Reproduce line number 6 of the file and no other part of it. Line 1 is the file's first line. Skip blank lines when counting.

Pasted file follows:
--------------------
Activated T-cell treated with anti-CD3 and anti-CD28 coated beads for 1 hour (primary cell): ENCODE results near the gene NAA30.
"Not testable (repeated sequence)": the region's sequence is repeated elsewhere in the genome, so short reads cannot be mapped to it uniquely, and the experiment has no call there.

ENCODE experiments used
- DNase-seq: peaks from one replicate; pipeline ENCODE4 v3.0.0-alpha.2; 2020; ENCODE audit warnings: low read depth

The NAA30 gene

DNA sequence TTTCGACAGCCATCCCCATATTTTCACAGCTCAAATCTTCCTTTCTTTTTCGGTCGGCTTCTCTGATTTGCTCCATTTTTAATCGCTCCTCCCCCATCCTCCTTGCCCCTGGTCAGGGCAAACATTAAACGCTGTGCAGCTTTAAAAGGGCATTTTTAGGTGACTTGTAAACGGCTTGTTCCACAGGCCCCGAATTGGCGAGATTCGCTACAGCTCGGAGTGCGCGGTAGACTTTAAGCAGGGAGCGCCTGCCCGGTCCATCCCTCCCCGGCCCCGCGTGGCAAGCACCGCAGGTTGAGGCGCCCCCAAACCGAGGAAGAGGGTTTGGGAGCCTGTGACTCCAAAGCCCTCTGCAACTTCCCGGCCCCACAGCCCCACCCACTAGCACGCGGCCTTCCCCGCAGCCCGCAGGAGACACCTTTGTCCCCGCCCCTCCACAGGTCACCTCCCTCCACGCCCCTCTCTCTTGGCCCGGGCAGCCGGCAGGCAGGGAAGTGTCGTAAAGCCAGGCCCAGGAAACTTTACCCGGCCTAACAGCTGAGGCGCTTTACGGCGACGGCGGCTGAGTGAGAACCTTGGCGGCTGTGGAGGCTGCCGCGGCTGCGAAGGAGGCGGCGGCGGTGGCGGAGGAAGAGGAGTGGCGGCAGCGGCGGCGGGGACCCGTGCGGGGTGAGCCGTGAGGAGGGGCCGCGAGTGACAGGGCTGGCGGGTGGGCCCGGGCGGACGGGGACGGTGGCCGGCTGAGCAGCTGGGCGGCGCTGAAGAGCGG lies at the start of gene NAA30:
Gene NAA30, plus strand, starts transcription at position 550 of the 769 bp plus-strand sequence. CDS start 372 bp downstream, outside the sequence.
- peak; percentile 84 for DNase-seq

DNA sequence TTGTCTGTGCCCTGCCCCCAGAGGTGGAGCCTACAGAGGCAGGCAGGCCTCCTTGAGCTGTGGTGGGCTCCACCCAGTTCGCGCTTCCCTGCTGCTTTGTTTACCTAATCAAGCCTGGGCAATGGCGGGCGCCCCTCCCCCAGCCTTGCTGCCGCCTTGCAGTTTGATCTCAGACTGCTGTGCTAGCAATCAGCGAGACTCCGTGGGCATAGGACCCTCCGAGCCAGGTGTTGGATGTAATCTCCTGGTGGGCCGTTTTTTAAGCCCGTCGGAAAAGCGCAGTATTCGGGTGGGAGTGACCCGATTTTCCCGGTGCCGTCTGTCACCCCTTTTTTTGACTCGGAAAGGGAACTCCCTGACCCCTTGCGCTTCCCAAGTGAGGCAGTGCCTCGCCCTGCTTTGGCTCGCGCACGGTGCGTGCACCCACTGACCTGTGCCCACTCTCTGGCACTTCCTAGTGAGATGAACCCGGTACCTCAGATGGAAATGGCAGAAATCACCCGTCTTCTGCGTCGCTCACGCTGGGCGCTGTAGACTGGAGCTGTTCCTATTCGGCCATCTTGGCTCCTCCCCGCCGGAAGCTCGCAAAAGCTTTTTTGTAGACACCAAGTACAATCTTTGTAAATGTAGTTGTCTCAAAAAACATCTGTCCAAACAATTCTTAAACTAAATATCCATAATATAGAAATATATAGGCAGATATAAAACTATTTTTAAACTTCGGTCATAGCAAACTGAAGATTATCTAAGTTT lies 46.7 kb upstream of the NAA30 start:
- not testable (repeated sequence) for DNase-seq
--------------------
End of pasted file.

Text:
DNA sequence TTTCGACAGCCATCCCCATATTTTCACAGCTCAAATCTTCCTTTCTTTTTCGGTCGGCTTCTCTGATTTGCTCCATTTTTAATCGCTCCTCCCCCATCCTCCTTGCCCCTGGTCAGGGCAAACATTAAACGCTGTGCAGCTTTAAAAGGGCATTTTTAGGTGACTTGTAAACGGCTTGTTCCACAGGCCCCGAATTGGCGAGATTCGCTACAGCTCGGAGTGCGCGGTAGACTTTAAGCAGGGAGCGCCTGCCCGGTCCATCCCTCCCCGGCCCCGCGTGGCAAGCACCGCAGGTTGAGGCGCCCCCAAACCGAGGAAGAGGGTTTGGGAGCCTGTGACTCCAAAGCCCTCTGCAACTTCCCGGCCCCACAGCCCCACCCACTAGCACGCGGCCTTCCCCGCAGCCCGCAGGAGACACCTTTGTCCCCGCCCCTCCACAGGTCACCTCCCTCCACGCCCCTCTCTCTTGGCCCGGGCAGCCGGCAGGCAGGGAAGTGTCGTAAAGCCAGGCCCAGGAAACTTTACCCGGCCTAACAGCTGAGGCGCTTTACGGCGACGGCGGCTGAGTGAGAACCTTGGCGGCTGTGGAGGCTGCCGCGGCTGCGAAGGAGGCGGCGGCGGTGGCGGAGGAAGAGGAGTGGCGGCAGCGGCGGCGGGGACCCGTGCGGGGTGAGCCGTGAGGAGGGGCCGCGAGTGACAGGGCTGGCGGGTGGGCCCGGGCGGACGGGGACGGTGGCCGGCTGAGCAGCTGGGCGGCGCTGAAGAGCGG lies at the start of gene NAA30: